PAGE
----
Orange and Yellow reflects Mark Rothko’s mature style, in which two or three rectangles are set within a background that surrounds them all, but divides them gently from one another. The edges of the rectangles are never distinct, avoiding an optical break and allowing viewers’ eyes to move quietly from other area to another in a contemplative way. Rothko did not want us to think about him when looking at his paintings, so he tried to remove all evidence of the creation process. To accomplish this, he applied numerous layers of thin paint with a brush or rag to unprepared canvas, which absorbed the colors into its fabric. The many thin washes help to give his paintings a lightness and brightness, as if they glow from within.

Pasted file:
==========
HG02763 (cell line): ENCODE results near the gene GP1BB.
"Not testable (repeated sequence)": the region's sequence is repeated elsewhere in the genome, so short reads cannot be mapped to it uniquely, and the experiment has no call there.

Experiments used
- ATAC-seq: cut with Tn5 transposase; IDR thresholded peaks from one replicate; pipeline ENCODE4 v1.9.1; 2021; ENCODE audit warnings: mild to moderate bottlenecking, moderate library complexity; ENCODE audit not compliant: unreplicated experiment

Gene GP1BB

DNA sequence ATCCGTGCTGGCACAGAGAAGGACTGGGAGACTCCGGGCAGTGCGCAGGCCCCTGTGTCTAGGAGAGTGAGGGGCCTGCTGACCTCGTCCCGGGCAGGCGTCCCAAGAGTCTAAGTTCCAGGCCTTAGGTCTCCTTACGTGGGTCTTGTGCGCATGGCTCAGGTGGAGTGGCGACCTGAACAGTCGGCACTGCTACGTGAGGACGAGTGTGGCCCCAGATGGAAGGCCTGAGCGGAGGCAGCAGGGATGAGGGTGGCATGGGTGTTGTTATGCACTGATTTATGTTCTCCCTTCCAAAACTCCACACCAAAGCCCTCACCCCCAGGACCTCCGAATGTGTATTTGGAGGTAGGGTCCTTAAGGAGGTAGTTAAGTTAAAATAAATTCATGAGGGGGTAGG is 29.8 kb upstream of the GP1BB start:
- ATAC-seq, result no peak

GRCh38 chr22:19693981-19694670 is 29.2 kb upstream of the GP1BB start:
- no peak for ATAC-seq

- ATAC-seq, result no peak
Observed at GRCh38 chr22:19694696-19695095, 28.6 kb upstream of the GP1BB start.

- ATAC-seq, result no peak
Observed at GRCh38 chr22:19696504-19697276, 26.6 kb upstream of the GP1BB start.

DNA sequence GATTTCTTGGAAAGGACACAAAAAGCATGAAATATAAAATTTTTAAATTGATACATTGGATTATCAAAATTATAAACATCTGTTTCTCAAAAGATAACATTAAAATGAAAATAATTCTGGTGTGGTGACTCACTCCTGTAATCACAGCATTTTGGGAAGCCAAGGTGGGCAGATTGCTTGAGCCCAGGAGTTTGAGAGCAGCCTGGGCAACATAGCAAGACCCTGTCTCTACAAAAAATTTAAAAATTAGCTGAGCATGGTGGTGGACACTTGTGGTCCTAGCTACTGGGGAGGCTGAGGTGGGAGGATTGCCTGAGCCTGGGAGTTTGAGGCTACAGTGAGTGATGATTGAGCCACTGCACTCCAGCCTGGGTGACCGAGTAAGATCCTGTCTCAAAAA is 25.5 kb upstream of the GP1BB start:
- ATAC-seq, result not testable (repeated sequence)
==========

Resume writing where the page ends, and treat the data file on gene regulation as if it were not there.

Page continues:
Orange and Yellow was considered quite large in the 1950s, and Rothko asked viewers to stand close in order to be visually surrounded by the colors. His goal was for color to, in his words,

express... basic human emotions - tragedy, ecstasy, doom. ...The people who weep before my pictures are having the same religious experience I had when I painted them. And if you, as you say, are moved only by their color relationships, then you miss the point.